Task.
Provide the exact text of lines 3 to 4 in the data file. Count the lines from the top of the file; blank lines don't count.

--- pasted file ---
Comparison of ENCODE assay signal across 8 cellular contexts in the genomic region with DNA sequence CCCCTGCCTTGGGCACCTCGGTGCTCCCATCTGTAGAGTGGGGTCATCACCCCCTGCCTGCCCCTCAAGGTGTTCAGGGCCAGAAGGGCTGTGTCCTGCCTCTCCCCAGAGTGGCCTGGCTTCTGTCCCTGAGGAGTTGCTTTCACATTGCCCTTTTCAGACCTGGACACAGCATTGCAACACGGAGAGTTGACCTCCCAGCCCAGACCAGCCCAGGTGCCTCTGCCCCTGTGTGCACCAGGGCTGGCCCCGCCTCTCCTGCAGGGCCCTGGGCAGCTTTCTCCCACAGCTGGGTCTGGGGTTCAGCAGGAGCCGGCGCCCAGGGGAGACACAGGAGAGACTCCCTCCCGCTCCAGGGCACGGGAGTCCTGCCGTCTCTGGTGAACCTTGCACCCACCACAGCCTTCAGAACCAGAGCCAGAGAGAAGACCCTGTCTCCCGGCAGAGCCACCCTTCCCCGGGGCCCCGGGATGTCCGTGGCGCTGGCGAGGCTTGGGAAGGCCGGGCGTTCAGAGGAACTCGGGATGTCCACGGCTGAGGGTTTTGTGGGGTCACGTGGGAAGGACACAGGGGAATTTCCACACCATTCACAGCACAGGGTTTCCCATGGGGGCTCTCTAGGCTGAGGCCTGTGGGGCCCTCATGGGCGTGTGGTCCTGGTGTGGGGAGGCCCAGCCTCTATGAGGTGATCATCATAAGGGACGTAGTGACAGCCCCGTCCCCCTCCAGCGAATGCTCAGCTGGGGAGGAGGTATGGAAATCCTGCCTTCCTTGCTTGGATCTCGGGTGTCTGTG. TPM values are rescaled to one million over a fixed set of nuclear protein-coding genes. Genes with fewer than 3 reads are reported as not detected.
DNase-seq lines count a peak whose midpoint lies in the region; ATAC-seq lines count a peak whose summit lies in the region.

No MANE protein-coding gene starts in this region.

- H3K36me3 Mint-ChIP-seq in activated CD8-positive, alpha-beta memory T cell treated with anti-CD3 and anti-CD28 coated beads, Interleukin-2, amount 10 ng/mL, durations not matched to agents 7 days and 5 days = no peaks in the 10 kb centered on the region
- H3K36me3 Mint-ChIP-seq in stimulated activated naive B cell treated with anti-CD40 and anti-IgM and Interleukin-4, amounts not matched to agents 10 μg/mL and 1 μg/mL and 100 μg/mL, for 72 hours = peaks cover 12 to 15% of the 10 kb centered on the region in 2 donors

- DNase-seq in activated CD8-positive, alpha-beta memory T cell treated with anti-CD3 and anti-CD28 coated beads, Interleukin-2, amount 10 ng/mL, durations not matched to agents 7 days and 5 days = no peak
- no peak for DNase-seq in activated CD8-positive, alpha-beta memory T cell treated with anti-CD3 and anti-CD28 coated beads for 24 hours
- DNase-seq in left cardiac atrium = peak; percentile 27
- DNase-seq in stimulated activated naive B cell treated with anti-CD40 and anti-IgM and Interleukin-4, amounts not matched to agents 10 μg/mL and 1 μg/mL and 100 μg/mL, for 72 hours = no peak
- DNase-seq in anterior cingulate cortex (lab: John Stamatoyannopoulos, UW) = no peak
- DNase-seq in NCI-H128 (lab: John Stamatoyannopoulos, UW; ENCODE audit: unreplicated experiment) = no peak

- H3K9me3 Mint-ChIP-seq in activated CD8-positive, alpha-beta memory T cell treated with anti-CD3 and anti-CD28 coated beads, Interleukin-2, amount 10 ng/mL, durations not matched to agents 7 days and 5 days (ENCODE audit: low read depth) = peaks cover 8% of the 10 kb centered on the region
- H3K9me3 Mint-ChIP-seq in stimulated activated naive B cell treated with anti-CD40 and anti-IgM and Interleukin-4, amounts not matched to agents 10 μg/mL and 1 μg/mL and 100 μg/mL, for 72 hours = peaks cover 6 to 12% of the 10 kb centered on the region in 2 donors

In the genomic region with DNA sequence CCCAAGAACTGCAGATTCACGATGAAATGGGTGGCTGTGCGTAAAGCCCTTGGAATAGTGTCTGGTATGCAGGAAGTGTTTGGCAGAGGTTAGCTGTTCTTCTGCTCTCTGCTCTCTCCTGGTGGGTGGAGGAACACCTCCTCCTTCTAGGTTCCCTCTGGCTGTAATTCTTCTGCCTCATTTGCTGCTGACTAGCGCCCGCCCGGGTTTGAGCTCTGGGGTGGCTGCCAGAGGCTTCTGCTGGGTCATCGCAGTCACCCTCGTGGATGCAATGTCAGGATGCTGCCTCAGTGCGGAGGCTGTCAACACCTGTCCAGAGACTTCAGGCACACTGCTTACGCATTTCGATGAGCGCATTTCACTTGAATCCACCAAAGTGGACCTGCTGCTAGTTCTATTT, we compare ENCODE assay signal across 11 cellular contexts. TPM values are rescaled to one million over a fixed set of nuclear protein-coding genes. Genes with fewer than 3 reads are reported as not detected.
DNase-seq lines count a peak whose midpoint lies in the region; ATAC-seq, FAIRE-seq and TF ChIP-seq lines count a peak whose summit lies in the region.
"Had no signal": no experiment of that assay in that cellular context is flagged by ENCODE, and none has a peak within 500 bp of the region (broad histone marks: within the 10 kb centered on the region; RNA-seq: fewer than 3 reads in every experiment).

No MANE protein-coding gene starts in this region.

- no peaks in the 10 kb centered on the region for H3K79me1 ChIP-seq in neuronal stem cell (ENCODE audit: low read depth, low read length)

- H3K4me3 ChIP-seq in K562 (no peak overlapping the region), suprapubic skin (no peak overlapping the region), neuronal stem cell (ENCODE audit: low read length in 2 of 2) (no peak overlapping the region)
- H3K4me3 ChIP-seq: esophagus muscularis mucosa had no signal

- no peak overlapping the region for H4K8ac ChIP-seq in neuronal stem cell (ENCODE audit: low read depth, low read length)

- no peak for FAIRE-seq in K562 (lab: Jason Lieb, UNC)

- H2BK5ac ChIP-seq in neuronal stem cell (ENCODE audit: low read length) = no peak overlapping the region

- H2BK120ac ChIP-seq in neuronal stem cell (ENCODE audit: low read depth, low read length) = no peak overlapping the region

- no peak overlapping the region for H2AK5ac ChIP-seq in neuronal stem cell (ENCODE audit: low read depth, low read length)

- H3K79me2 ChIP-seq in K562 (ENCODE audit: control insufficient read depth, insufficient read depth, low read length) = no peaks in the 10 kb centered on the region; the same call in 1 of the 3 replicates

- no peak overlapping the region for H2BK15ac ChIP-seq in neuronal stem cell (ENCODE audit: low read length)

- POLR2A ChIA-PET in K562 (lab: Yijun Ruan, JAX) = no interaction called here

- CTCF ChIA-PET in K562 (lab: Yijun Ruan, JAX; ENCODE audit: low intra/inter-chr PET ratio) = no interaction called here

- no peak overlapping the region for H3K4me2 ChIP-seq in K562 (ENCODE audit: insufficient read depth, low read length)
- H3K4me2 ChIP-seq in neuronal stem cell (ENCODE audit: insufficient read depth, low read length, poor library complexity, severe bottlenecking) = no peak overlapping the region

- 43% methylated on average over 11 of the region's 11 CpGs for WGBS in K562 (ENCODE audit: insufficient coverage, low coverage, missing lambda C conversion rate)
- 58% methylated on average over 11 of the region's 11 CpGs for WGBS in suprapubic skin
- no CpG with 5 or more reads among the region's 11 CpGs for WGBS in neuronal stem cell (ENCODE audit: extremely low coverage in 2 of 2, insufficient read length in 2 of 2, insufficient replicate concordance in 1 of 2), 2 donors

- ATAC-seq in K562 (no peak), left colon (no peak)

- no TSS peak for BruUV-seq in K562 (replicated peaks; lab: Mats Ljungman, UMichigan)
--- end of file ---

No MANE protein-coding gene starts in this region.

- H3K36me3 Mint-ChIP-seq in activated CD8-positive, alpha-beta memory T cell treated with anti-CD3 and anti-CD28 coated beads, Interleukin-2, amount 10 ng/mL, durations not matched to agents 7 days and 5 days = no peaks in the 10 kb centered on the region